Screen time

Children’s screen time (i.e. time spent viewing television (TV)/videos and playing computer games) was assessed by children’s report with regard to a usual weekday and a usual weekend. The mean daily screen time was calculated using the following equation:

$$\eqalignno{\rm Daily\,screen\,time {\equals}&#x0026;[(\rm weekday\,screen\,time{\times}2\!\cdot\!5) \cr &#x0026;{\plus}\rm weekend\,screen\,time]/7.$$

Statistical analysis

Gender differences were tested using either Student’s t test for continuous variables or the χ 2 test and the two-sample Z-test for proportions for categorical variables. Furthermore, in order to examine the associations of perinatal, sociodemographic and behavioural indices with total and visceral fat mass levels, univariate logistic regression analyses were performed. In order to test whether the significant associations observed at a univariate level were independent, multivariate logistic regression analyses were also performed. Crude and adjusted odds ratios with 95 % confidence intervals were computed from the univariate and the multivariate regression analyses, respectively. Statistical power was set at 80 % and statistical significance at P=0·05. The statistical software package IBM SPSS Statistics Version 21.0 was used for all analyses.

Results

Table 1 displays the mean values for age and certain anthropometric characteristics (weight, height, BMI) and body composition indices (total fat mass, visceral fat rating), resistance and reactance, and the prevalence of normal weight, overweight and obesity among children for the total sample and by gender. Overall, the mean age of children was 11·2 (sd 0·6) years and the observed prevalence was 30·9 % for overweight and 11·4 % for obesity. The prevalence of obesity was significantly higher in male than female children (13·3 v. 9·6 %, P<0·05). The mean resistance was 654·2 (sd 81·8) Ω. The resistance was significantly higher in female than male children (673·9 (sd 85·1) v. 634·0 (sd 73·0) Ω, P=0·003).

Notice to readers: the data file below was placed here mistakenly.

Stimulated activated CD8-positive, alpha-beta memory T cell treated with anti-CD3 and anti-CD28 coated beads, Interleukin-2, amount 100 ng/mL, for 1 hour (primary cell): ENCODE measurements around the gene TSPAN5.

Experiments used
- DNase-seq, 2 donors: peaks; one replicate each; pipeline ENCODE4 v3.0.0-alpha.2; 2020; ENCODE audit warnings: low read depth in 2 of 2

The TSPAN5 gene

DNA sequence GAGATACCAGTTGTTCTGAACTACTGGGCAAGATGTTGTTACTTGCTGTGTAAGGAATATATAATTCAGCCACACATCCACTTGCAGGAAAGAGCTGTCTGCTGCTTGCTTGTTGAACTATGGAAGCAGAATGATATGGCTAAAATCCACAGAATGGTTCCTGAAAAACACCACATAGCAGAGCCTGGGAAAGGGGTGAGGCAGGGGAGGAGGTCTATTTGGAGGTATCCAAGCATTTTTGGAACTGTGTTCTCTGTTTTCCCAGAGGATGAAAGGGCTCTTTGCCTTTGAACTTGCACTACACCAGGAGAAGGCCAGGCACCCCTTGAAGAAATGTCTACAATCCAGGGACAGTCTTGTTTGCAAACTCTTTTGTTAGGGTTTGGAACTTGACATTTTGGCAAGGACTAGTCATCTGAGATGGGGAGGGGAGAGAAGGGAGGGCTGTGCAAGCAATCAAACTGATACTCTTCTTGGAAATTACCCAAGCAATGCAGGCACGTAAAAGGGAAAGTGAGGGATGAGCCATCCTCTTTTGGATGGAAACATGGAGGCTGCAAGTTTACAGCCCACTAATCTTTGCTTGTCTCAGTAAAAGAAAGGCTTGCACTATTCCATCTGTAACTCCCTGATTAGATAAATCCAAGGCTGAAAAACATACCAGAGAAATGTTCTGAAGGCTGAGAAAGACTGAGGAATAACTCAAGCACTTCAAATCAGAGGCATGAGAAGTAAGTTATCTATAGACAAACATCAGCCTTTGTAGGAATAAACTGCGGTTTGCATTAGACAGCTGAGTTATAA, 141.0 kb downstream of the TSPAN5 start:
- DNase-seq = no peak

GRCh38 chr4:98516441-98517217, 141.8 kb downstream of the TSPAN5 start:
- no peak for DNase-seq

Table 1 Anthropometric characteristics, body composition indices and prevalence of overweight/obesity among 9–13-year-old children from four regions of Greece; Healthy Growth Study

* Statistically significant difference between genders (P<0·05, derived from the two-sample Z-test for proportions).

Total fat was assessed using the resistance and reactance measurements provided by the Akkern BIA 101 device using the following equations: FFM=−7·13(±2·79)+Ht2/R×0·66(±0·07)+Xc×0·07(±0·02)+Ht×0·06(±0·03)+Wt×0·06(±0·03) (boys) and FFM=−0·86(±3·40)+Ht2/R×0·46(±0·07)+Xc×0·04(±0·02)++Ht×0·05(±0·03)+Wt×0·14(±0·04) (girls). Fat-free mass was calculated and then fat mass was estimated.

Table 2 presents the univariate associations of several perinatal factors with increased children’s total fat mass and visceral fat mass rating (i.e. third tertile). Children whose mothers were overweight or obese before pregnancy were more likely to have increased total fat mass (OR=2·03; 95 % CI 1·44, 2·86 and OR=3·73; 95 % CI 1·95, 7·13, respectively) and visceral fat mass rating (OR=2·02; 95 % CI 1·42, 2·87 and OR=4·44; 95 % CI 2·32, 8·50, respectively) compared with children whose mothers were within the normal weight range before pregnancy. Regarding maternal smoking during pregnancy, children whose mothers were smoking at any one or two trimesters of pregnancy were more likely to have increased total fat mass rating (OR=1·79; 95 % CI 1·10, 2·92) compared with children born to mothers who were not smoking during pregnancy; moreover, children whose mothers were smoking during all trimesters of pregnancy were more likely to have increased total fat mass and visceral fat mass rating (OR=1·73; 95 % CI 1·15, 2·60 and OR=2·08; 95 % CI 1·39, 3·13, respectively) than children born to mothers who were not smoking during pregnancy. As far as weight gain during the first 6 months of age is concerned, rapid weight gain was found to increase the likelihood of children’s increased total fat mass and visceral fat mass rating (OR=1·52; 95 % CI 1·15, 2·00 and OR=2·05; 95 % CI 1·54, 2·73, respectively) compared with children who had average weight gain during this time. Regarding time of solid food initiation, introducing solid food to children’s diet after the 6th month of age was found to increase the likelihood of higher visceral fat mass rating (OR=1·59; 95 % CI 1·01, 2·26) compared with solid food initiation before or at the 4th month of age.